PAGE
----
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[Issue-152] Note for Draft Process Document

From: Stephen Zilles <szilles@adobe.com>
Date: Sat, 28 Feb 2015 23:58:38 +0000
To: "public-w3process@w3.org" <public-w3process@w3.org>
Message-ID: <BN1PR0201MB0802AD93211DC19F91C29558AE120@BN1PR0201MB0802.namprd02.prod.outlook.com>
Per the request of the Advisory Board, the following note is proposed for attachment to the second paragraph of section 7.7.2 Revising a Recommendation<http://www.w3.org/2014/Process-20140801/#revised-rec> to explain the only open issue on the current draft of Process2015. [The proposed text has been hyperlinked inline to make it easier to copy.]

Steve Z

Note: It has been asserted that Process2014<http://www.w3.org/2014/Process-20140801/> has made the publication of Edited Recommendations more difficult in the case when they only have corrections that do not affect conformance and that this change was un-intended. This is Issue-152<http://www.w3.org/community/w3process/track/issues/152> on the Revising the W3C Process Community Group Tracker<http://www.w3.org/community/w3process/track/>. For this kind of change, Process2005<http://www.w3.org/2005/10/Process-20051014/> does not require any "technical review of the proposed changes." This also holds for Process2014, but an additional step, publication as a Proposed Recommendation, has been added.

The essence of the discussion has been around whether it is possible to reliably identify "corrections that do not affect conformance." It seems that a Working Group should be able to perform this assessment (and has been responsible for doing so in the past). However, several recent Patent Advisory Groups (PAGs) have shown that subtle changes in a text can have significant Patent implications. The Touch Events Specification PAG<http://www.w3.org/2012/te-pag/pagreport.html> noted that the Touch Events Specification does not fit an ellipse (as required by the patent considered) to touched pixels, relying only on a single coordinate point (thus avoiding a patent infringement). In a similar analysis, a patent infringement was avoid by changing the name of a method being used. These examples show the slippery slope of editorial changes.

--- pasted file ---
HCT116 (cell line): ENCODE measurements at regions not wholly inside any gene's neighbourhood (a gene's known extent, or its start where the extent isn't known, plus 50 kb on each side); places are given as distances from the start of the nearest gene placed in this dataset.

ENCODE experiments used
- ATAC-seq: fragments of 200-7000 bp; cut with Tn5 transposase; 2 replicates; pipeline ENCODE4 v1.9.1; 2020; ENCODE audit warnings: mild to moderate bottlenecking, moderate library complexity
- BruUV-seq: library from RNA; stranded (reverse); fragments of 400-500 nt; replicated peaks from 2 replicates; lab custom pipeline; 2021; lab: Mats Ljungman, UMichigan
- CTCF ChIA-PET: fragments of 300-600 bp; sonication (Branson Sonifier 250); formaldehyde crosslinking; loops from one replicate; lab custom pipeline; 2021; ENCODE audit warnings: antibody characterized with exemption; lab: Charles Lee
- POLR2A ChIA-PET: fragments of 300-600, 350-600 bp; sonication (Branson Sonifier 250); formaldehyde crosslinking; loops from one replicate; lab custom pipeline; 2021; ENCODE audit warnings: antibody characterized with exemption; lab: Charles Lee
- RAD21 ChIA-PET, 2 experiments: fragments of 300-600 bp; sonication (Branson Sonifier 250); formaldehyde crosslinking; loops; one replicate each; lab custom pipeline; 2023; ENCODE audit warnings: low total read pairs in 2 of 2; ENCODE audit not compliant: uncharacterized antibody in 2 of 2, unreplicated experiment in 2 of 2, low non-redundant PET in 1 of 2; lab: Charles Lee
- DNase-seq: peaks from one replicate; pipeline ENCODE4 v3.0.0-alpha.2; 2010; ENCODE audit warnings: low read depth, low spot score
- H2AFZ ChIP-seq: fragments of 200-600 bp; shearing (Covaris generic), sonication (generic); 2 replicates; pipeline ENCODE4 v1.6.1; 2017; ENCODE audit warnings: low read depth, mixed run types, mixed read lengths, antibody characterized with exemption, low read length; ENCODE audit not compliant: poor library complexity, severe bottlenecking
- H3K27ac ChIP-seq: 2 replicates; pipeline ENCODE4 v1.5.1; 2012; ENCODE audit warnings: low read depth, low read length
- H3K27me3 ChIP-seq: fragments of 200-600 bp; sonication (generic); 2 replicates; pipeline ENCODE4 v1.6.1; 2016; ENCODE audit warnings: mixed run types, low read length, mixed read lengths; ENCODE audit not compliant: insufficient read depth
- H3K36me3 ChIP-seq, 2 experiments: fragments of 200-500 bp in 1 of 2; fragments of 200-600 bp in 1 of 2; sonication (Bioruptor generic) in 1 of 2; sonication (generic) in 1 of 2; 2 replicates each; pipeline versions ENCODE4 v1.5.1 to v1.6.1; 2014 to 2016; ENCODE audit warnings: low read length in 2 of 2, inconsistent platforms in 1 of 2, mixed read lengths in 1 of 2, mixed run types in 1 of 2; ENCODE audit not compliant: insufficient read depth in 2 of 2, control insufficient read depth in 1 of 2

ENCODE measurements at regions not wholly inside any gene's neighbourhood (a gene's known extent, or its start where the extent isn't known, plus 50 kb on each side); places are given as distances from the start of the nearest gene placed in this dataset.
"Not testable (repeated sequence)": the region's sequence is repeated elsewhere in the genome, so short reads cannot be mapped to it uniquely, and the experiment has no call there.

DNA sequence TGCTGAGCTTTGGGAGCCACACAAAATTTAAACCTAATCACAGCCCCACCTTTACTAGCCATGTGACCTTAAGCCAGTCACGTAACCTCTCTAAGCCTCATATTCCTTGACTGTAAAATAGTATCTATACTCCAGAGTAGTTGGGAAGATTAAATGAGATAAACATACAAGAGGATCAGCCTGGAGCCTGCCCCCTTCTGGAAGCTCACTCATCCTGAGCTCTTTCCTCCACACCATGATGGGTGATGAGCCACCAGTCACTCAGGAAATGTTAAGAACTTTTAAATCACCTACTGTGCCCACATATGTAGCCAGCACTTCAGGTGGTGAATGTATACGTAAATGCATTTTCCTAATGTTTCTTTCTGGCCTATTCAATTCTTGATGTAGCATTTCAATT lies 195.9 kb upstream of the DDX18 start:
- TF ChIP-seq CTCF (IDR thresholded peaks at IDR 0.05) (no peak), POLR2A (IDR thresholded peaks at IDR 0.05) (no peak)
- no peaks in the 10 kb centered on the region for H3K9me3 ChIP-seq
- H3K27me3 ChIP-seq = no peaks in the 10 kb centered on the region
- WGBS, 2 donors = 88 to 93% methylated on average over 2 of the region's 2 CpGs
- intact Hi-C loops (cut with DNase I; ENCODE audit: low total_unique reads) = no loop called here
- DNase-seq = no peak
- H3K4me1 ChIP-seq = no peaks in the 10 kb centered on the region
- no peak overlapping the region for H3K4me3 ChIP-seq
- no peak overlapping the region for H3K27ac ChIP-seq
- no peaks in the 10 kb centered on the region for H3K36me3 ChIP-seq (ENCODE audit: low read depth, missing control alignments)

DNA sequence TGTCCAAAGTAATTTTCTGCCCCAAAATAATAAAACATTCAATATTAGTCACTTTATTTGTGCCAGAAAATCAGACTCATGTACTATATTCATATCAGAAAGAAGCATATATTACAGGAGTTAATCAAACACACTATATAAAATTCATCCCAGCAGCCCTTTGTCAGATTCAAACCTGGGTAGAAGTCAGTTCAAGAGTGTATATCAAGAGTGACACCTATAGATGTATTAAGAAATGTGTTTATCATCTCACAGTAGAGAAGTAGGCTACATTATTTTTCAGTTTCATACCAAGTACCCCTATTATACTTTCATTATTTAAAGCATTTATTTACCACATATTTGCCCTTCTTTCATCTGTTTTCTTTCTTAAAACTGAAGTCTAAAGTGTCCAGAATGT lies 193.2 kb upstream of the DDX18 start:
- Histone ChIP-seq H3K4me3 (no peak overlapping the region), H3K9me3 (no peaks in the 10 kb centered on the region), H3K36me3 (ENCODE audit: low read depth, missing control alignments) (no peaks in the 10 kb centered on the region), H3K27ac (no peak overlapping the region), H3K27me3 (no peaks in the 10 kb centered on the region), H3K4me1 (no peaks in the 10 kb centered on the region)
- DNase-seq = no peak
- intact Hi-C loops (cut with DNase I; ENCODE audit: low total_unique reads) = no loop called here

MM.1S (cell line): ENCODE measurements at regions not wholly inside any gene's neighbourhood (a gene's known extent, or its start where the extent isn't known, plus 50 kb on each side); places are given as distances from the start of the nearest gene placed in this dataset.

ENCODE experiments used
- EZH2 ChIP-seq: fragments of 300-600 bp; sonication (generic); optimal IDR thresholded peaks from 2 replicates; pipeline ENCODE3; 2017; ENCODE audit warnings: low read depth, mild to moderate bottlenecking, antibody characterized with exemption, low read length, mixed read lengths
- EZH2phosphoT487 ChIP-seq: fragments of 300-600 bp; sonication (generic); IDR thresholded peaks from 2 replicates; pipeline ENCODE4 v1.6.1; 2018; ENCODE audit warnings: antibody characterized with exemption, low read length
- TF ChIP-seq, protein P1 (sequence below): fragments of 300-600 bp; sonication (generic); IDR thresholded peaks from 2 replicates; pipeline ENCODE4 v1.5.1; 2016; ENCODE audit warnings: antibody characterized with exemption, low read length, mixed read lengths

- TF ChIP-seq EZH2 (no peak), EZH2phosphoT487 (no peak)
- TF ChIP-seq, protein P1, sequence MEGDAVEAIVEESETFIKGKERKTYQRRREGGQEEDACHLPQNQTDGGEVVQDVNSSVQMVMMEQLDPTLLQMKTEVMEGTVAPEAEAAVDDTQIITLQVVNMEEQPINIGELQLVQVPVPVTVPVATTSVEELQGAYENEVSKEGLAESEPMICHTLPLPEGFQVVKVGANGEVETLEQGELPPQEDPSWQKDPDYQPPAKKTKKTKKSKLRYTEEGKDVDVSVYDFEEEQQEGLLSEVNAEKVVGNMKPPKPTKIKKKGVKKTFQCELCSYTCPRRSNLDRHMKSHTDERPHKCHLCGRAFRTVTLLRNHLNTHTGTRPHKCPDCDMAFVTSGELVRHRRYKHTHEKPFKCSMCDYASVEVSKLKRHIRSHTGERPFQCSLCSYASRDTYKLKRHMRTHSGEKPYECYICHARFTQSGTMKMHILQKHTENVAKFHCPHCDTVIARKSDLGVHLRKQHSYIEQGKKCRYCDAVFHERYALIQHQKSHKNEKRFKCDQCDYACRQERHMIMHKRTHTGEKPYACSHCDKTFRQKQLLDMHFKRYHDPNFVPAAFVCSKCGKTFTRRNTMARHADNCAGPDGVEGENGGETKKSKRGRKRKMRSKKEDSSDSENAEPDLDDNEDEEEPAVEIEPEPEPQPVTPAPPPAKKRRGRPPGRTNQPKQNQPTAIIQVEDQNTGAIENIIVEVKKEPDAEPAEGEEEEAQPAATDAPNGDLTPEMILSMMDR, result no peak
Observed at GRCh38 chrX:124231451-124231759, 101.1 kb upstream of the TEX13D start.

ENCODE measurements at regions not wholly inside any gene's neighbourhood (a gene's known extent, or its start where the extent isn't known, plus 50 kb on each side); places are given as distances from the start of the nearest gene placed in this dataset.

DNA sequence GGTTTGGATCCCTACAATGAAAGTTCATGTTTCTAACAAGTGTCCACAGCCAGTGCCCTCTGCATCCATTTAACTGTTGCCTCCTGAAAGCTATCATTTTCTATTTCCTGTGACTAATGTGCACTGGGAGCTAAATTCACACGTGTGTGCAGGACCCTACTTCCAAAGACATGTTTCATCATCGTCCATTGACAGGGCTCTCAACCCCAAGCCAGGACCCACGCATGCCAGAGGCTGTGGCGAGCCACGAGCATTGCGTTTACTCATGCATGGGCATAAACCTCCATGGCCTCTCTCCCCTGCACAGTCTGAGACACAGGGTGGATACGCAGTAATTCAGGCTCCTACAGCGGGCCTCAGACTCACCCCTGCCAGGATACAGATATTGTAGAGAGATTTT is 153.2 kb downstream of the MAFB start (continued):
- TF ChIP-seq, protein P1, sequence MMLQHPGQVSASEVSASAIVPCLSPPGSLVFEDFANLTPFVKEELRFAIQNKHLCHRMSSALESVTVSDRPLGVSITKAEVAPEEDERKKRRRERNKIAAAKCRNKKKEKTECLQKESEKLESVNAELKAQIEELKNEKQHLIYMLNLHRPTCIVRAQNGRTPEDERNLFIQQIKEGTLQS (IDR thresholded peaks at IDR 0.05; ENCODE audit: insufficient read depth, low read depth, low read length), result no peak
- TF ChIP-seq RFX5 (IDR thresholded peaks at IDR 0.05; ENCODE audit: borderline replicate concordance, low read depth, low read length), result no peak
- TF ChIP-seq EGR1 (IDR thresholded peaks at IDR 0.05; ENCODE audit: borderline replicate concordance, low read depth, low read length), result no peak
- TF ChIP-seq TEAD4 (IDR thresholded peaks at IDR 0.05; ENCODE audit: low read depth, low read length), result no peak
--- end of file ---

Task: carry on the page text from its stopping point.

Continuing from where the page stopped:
Based on these examples, a number of people felt that any textual changes should have an associated exclusion announcement on the changed text. That puts the onus of checking whether any of the changes might trigger a patent problem on owner of the possibly infringed patents.  Any reviewer other than the patent holder may not have sufficient information to recognize the problem. If the 60 day review period passes without any exclusions that is good, and, if an exclusion occurred, then the change could certainly affect conformance. The essence of the argument is that getting a better Patent assessment prior to re-publishing a Recommendation is worth the added delay of an Exclusion period.

This does, however, elongate the process of updating a Recommendation with purely editorial changes. It has been suggested that it would suffice to have the Team Contact (as a disinterested expert in the group) review the changes prior to re-publication as a Recommendation, thus speeding up editorial updates.

No clear consensus position between these two positions has yet emerged.
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Received on Saturday, 28 February 2015 23:59:10 UTC

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